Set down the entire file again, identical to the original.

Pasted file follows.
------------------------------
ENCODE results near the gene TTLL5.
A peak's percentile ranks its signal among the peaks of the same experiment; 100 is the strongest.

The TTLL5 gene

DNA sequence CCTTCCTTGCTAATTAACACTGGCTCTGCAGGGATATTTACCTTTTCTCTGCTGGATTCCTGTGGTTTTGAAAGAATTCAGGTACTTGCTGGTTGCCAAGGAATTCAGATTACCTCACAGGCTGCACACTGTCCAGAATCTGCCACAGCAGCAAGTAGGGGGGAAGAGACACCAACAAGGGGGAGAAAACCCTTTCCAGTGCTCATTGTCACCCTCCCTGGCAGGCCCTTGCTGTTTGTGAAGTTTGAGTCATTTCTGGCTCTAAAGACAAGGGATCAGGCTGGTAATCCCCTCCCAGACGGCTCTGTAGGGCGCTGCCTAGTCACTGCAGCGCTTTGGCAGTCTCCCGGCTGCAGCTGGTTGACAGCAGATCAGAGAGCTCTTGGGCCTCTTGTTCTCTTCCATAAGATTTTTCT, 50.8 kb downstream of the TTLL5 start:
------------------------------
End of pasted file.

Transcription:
ENCODE results near the gene TTLL5.
A peak's percentile ranks its signal among the peaks of the same experiment; 100 is the strongest.

The TTLL5 gene

DNA sequence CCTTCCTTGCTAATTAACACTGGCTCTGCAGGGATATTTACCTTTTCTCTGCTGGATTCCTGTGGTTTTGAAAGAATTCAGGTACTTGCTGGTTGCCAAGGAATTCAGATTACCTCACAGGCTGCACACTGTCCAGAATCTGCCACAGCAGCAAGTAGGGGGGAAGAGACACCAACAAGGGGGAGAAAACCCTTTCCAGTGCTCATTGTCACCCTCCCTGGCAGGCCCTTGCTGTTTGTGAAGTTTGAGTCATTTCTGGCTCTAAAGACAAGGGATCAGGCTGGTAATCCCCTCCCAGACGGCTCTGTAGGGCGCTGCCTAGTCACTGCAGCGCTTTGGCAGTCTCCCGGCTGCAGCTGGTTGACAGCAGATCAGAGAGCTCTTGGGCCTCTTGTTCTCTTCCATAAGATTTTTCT, 50.8 kb downstream of the TTLL5 start: